The relationship between perceptual-motor development and intellectual ability in children in grades one through four

Earle, Marilyn Joyce (1979) The relationship between perceptual-motor development and intellectual ability in children in grades one through four. Masters thesis, Memorial University of Newfoundland.

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    Available under License - The author retains copyright ownership and moral rights in this thesis. Neither the thesis nor substantial extracts from it may be printed or otherwise reproduced without the author's permission.
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Abstract

The present study investigated the relationship between perceptual motor development and intellectual ability in a selected group of children in St. John’s, Newfoundland. Relationships were also studied when the sample was divided according to Grade Levels One through four, high and low intellectual achievement levels, and sex. -- The sample consisted of 100 students. The Purdue Perceptual-Motor Survey was administered to test perceptual-motor development and the Ravens Coloured Progressive Matrices to test intellectual ability. -- The major findings of the study were as follows: -- 1. A Pearson product moment correlation coefficient established a significant relationship between perceptual-motor development and intellectual ability for the total sample. -- 2. Significant relationships were also found for Grade Levels One, Two, and Three, when the sample was divided according to grade level. There was no significant correlation between perceptual-motor development and intellectual ability, however, for Grade Four subjects. -- 3. Partial correlations, with the effects of grade level controlled, revealed a significant relationship between perceptual-motor development and intellectual ability for both high and low intellectual achievers. -- 4. A significant relationship was also found between the two variables for both boys and girls through a partial correlation controlling the effects of grade level. -- The findings of the study did not, however, show a perfect correlation between the two variables. This seems to indicate that teachers can, therefore, expect to find some low intellectual achievers who have little or no difficulty in performing perceptual-motor activities, and likewise they can expect to find some high intellectual achievers who do not perform well on perceptual-motor activities. The support for the hypotheses of the study and the theory from which they were derived served to confirm the basic theory underlying the Kephart-Roach research.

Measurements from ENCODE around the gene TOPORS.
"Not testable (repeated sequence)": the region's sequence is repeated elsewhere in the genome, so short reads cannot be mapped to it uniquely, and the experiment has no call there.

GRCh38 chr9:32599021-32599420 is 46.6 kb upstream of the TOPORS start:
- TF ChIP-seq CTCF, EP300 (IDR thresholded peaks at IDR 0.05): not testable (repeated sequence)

Item Type: Thesis (Masters)
URI: http://research.library.mun.ca/id/eprint/4428
Item ID: 4428
Additional Information: Bibliography: leaves 53-55.
Department(s): Education, Faculty of
Date: 1979
Date Type: Submission
Library of Congress Subject Heading: Perceptual-motor learning; Prediction of scholastic success

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